To summarize, the statistical results related to the overall efficacy of the assessment procedure. The present study’s findings demonstrated the efficacy of incorporating DA in students’ speaking CAF performance. Comparing the results of this study with other similar studies, it showed that the findings of this study confirm the findings of previous studies demonstrating that DA is a successful strategy for language acquisition in general and speaking CAF in particular. The current study’s findings extended the literature on the usefulness of DA in enhancing speaking CAF at the upper-intermediate level. The findings of this study introduced a new dimension to the present empirical literature on the effects of DA on second language performance and output; prior researches on applying DA gave little priority to the elements of production, which include CAF in students’ oral production, and also paid no attention to improving learners’ oral production concerning features of CAF by incorporating it into DA procedures. As a result, the current findings forge a link between CAF in measuring students’ output and provide a solid foundation for incorporating details of key components of oral production into teaching and assessment tasks and employing them to enhance learners’ performance. This is best demonstrated by the fact that, whereas students with varying levels of proficiency completed the identical activities, each of them requires unique and individualized scaffolding suited to his or her needs. As a consequence, we may deduce that this DA feature emphasizes the needs of learners. Therefore, DA appears to be a more equitable and ethical method of assessment (Shabani, 2018). The pedagogical implication of the current study is the use of C-DA for enhancing and quickening L2 speaking CAF. Furthermore, GDA can also be employed for fostering speaking accuracy to a lesser degree compared with C-DA. Of course, teachers who are going to embark upon implementing C-DA and the learners are going to receive C-DA should have adequate digital literacy and be familiar with the principles of DA.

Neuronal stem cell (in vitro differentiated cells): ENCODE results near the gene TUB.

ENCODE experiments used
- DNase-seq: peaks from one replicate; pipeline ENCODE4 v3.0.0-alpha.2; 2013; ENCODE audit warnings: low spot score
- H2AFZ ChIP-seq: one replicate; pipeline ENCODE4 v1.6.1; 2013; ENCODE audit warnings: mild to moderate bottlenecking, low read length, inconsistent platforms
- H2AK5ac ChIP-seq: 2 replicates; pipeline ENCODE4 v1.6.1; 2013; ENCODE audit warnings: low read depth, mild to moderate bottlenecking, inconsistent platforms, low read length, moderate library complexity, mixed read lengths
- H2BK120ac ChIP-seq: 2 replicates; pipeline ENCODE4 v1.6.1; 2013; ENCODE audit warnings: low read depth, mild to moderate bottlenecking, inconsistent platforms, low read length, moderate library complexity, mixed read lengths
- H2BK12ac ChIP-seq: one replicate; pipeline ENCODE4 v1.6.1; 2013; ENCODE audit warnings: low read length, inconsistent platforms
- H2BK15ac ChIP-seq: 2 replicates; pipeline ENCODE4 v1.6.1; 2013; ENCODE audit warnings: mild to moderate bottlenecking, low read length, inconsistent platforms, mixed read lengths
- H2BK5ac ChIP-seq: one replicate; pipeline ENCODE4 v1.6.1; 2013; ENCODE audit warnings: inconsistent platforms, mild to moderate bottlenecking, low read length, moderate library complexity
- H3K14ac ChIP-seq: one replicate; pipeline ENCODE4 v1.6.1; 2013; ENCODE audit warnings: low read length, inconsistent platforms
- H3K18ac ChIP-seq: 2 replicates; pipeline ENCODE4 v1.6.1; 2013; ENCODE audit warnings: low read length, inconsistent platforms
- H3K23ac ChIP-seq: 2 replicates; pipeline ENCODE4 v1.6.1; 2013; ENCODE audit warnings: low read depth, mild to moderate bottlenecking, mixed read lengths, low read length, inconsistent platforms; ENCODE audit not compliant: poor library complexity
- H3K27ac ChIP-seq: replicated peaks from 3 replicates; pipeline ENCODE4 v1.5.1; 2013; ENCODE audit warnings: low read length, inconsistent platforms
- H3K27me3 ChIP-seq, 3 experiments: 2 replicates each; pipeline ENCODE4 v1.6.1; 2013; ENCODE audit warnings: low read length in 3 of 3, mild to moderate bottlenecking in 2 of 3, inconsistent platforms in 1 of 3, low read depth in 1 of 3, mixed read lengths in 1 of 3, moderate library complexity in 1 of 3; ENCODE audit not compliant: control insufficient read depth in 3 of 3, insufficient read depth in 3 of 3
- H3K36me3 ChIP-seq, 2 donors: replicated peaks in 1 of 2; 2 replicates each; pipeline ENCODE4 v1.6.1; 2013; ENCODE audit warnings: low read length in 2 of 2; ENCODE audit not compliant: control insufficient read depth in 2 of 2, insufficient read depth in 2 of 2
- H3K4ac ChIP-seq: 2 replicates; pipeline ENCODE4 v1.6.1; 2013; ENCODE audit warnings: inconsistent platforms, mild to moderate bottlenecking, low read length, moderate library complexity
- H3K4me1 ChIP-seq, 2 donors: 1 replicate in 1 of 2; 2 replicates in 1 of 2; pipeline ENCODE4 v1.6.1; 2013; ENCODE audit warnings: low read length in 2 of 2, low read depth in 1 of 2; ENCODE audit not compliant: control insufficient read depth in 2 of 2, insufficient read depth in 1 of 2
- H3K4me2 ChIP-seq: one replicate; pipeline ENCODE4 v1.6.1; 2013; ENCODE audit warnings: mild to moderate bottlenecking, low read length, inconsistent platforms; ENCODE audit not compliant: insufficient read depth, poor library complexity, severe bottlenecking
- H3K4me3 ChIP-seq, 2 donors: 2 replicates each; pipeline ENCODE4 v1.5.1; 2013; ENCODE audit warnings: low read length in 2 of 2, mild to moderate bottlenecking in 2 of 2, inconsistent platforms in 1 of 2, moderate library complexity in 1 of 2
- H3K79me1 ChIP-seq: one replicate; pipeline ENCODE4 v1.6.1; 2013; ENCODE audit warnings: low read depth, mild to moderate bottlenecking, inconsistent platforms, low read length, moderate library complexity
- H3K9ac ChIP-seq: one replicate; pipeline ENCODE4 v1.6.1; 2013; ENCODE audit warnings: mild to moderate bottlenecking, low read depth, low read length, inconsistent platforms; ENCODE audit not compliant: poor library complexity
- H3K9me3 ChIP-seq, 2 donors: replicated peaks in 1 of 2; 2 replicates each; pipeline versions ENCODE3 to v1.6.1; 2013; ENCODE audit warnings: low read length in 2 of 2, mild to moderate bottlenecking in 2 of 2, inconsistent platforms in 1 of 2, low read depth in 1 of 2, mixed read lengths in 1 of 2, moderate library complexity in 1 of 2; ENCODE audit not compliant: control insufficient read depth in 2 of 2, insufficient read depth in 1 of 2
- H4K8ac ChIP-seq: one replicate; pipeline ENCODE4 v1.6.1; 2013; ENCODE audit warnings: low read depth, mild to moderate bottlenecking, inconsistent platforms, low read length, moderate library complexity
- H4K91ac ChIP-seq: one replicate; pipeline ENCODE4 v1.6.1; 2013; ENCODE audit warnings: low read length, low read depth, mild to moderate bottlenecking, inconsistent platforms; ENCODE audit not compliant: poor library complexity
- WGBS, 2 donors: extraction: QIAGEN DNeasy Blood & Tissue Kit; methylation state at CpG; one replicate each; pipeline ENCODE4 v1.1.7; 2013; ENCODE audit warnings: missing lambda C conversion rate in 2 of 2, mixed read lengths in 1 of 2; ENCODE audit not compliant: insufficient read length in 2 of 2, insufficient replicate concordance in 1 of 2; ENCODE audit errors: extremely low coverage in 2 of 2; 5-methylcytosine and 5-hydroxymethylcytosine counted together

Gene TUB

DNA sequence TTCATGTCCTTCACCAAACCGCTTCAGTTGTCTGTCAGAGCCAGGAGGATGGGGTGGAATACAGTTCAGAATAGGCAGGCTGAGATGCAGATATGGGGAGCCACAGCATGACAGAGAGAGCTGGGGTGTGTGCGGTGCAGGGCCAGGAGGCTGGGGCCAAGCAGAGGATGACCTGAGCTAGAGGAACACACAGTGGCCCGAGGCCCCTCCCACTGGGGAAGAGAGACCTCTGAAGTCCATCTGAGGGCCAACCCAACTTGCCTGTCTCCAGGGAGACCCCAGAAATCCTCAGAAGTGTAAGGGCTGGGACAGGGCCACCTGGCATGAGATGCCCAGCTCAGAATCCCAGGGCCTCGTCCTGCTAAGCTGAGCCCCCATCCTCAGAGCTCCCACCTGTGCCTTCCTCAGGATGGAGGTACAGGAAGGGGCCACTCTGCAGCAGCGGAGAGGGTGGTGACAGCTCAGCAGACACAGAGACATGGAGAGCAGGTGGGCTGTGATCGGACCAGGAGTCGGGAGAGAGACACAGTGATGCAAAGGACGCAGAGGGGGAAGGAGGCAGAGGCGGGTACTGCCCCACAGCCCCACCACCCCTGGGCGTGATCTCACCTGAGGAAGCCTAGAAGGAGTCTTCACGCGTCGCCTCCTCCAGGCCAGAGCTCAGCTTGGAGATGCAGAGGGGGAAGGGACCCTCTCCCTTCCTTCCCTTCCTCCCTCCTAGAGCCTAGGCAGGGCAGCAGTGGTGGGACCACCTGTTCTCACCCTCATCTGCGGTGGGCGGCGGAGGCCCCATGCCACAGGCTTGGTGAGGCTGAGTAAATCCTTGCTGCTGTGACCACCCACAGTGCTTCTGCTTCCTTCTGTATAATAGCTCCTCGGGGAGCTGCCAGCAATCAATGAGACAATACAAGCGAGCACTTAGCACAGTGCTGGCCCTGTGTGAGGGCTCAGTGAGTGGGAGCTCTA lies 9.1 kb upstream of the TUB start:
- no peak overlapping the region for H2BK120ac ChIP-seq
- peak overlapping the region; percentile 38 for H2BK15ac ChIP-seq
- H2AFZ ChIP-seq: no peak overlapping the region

Every study in applied linguistics suffers from some unwanted limitations. The present study is no exception to this suffering and findings of this study should be explained in light of some restrictions such as the unbridled role of gender and age, small sample, and short treatment period. Future studies can be conducted on the joint impact of the interaction between the aforementioned learner variables and C-DA on other skills and sub-skills. Furthermore, the researcher only had access to male individuals. The same study may be carried out with female volunteers. The concerted collaboration between L2 teachers and learners during using G-DA, C-DA, or other DA models needs further investigation and the relentless pursuit of better DA practices for promoting L2 speaking CAF should not be stopped. Lastly, the current study utilized Ellis’ (1990) definition of speaking fluency since the researchers considered calculating fluency scores based on Ellis’ (1990) more practical than alternative definitions of speaking fluency. It should, however, be mentioned that Ellis’ (1990) definition of speaking fluency has been criticized, and future studies are recommended to consider such objections when dealing with speaking fluency.